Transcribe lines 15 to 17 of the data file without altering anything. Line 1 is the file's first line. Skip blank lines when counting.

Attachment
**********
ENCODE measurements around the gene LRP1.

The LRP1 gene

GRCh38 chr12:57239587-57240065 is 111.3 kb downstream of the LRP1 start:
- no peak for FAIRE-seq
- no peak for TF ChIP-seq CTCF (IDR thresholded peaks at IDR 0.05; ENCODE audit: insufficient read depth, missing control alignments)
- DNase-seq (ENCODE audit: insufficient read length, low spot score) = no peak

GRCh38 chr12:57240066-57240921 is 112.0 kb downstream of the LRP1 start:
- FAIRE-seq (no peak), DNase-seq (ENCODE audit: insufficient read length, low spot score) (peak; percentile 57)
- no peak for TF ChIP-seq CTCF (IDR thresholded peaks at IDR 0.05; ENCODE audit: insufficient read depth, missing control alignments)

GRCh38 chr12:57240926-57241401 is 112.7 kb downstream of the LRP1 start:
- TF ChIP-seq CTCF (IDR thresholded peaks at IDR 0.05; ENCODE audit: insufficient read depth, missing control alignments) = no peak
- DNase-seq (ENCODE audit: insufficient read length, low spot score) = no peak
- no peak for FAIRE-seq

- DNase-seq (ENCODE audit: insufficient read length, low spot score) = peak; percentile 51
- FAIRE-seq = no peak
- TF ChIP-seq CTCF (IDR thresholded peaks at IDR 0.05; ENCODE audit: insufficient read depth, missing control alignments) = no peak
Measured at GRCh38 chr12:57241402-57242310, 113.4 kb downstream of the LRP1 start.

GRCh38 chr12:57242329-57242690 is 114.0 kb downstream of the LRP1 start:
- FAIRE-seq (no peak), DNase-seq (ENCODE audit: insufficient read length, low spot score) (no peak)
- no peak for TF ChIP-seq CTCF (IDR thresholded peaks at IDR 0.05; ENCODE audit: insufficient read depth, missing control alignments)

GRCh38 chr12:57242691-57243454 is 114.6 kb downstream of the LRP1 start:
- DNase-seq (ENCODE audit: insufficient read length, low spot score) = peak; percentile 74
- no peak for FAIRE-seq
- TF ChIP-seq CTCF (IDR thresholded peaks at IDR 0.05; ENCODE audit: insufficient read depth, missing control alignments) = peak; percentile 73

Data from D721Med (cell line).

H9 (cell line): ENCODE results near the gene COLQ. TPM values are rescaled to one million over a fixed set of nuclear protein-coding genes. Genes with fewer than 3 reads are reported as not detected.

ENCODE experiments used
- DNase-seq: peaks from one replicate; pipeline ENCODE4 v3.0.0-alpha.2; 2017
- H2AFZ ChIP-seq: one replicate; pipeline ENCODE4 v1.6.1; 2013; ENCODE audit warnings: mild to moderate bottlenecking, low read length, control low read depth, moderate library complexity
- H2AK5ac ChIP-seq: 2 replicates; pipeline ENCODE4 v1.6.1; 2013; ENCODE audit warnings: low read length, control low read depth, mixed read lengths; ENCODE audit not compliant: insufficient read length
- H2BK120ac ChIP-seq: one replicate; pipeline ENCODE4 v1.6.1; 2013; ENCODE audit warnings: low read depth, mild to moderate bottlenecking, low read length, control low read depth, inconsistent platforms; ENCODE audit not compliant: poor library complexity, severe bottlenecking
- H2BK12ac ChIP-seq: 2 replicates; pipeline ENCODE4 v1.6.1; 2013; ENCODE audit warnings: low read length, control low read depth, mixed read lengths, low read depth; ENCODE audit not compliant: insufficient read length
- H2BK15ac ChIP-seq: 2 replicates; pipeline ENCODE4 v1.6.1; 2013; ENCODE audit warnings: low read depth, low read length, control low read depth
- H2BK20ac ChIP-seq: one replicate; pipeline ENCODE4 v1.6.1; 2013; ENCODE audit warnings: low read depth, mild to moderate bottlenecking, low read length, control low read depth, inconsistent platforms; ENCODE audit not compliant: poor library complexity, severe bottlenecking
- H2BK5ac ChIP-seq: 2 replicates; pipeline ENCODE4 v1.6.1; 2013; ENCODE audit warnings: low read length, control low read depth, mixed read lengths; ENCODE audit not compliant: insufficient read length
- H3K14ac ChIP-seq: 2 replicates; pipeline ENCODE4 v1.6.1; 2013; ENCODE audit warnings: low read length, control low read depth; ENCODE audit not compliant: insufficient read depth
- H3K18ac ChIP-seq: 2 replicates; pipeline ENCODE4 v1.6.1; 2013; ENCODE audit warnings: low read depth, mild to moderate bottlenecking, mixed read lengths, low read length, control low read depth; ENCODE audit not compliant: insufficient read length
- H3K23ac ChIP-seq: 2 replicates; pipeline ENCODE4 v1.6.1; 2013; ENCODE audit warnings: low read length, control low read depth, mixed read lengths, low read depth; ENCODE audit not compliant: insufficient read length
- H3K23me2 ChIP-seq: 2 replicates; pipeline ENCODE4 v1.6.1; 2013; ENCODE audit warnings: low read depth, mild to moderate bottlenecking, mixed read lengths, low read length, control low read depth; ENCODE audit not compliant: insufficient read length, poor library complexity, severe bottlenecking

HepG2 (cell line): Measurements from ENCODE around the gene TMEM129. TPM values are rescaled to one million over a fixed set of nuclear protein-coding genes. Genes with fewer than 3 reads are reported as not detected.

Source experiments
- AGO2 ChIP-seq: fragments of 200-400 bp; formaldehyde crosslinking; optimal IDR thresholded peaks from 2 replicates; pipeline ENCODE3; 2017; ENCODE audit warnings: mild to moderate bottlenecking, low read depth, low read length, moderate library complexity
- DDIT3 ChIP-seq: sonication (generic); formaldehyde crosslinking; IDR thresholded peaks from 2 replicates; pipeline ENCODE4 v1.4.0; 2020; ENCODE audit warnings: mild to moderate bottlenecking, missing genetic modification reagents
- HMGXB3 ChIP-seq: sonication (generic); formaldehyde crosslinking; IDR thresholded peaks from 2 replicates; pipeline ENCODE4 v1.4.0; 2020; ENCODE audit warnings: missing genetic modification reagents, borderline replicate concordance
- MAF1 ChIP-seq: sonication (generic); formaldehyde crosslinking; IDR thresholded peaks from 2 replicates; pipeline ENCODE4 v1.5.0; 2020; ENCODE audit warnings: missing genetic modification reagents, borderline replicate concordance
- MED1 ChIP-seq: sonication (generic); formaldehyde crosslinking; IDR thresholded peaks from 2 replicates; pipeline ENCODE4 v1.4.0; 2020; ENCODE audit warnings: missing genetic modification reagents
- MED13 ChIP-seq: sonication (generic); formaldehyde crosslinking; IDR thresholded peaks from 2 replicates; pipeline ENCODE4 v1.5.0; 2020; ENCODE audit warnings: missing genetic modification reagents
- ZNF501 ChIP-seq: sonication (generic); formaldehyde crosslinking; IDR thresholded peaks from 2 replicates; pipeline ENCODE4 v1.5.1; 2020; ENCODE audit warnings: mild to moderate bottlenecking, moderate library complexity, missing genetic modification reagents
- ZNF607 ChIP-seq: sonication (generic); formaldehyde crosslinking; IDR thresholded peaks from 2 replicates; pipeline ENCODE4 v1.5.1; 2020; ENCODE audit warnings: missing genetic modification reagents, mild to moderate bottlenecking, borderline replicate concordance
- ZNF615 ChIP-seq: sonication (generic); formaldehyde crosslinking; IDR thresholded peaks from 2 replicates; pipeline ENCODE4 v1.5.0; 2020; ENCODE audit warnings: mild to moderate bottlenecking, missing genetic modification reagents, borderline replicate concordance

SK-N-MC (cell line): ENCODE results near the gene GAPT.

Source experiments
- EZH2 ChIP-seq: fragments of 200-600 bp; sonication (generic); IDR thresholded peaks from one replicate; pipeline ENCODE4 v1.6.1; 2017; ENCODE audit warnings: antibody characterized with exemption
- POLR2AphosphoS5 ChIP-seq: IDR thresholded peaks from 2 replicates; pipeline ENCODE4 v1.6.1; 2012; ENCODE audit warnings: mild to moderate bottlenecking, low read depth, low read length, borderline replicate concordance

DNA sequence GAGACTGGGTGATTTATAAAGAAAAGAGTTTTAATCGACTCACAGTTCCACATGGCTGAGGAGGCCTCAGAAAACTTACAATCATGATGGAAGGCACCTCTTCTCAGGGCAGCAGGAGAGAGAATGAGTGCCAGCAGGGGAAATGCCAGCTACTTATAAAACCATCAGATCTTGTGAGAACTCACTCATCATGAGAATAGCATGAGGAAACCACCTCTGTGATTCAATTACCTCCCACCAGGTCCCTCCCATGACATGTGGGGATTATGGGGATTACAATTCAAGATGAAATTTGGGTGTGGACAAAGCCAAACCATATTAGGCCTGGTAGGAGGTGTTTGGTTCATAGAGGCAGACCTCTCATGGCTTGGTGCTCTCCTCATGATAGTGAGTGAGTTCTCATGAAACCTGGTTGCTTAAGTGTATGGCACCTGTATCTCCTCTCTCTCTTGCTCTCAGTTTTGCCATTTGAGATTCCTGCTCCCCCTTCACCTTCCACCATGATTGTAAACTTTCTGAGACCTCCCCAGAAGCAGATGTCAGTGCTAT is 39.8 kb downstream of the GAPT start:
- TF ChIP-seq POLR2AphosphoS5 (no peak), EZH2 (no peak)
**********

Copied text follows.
- FAIRE-seq = no peak
- TF ChIP-seq CTCF (IDR thresholded peaks at IDR 0.05; ENCODE audit: insufficient read depth, missing control alignments) = no peak
Measured at GRCh38 chr12:57241402-57242310, 113.4 kb downstream of the LRP1 start.